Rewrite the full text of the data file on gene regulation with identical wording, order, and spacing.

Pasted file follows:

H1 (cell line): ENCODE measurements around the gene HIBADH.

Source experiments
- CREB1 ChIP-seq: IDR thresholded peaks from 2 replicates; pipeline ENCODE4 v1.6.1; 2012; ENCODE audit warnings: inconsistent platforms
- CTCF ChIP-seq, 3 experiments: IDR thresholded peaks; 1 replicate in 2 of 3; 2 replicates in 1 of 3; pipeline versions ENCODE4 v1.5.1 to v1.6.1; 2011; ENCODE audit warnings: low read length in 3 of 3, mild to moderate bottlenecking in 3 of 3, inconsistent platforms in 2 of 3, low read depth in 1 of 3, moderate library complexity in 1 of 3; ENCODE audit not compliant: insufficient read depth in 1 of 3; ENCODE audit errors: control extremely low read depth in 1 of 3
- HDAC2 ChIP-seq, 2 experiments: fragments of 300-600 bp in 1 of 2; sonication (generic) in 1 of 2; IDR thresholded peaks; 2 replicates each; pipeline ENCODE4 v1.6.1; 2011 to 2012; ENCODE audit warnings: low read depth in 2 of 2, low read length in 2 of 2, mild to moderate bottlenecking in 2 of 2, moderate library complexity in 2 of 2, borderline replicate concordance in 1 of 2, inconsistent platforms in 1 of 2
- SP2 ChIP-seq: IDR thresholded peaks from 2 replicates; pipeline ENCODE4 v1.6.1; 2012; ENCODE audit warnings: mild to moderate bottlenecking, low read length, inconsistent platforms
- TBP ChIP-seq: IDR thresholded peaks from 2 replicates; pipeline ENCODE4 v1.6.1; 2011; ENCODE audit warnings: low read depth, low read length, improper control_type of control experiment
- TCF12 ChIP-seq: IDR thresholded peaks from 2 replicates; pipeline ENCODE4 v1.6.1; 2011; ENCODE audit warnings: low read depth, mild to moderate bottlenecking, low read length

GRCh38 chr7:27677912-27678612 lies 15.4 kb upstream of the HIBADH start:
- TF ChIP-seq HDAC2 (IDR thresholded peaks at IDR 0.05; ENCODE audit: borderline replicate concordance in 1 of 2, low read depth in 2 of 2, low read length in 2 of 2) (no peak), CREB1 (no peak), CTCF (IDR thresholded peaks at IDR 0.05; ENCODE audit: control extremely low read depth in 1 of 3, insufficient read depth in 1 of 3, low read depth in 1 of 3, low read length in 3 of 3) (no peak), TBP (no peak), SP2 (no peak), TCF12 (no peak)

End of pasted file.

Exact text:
H1 (cell line): ENCODE measurements around the gene HIBADH.

Source experiments
- CREB1 ChIP-seq: IDR thresholded peaks from 2 replicates; pipeline ENCODE4 v1.6.1; 2012; ENCODE audit warnings: inconsistent platforms
- CTCF ChIP-seq, 3 experiments: IDR thresholded peaks; 1 replicate in 2 of 3; 2 replicates in 1 of 3; pipeline versions ENCODE4 v1.5.1 to v1.6.1; 2011; ENCODE audit warnings: low read length in 3 of 3, mild to moderate bottlenecking in 3 of 3, inconsistent platforms in 2 of 3, low read depth in 1 of 3, moderate library complexity in 1 of 3; ENCODE audit not compliant: insufficient read depth in 1 of 3; ENCODE audit errors: control extremely low read depth in 1 of 3
- HDAC2 ChIP-seq, 2 experiments: fragments of 300-600 bp in 1 of 2; sonication (generic) in 1 of 2; IDR thresholded peaks; 2 replicates each; pipeline ENCODE4 v1.6.1; 2011 to 2012; ENCODE audit warnings: low read depth in 2 of 2, low read length in 2 of 2, mild to moderate bottlenecking in 2 of 2, moderate library complexity in 2 of 2, borderline replicate concordance in 1 of 2, inconsistent platforms in 1 of 2
- SP2 ChIP-seq: IDR thresholded peaks from 2 replicates; pipeline ENCODE4 v1.6.1; 2012; ENCODE audit warnings: mild to moderate bottlenecking, low read length, inconsistent platforms
- TBP ChIP-seq: IDR thresholded peaks from 2 replicates; pipeline ENCODE4 v1.6.1; 2011; ENCODE audit warnings: low read depth, low read length, improper control_type of control experiment
- TCF12 ChIP-seq: IDR thresholded peaks from 2 replicates; pipeline ENCODE4 v1.6.1; 2011; ENCODE audit warnings: low read depth, mild to moderate bottlenecking, low read length

GRCh38 chr7:27677912-27678612 lies 15.4 kb upstream of the HIBADH start:
- TF ChIP-seq HDAC2 (IDR thresholded peaks at IDR 0.05; ENCODE audit: borderline replicate concordance in 1 of 2, low read depth in 2 of 2, low read length in 2 of 2) (no peak), CREB1 (no peak), CTCF (IDR thresholded peaks at IDR 0.05; ENCODE audit: control extremely low read depth in 1 of 3, insufficient read depth in 1 of 3, low read depth in 1 of 3, low read length in 3 of 3) (no peak), TBP (no peak), SP2 (no peak), TCF12 (no peak)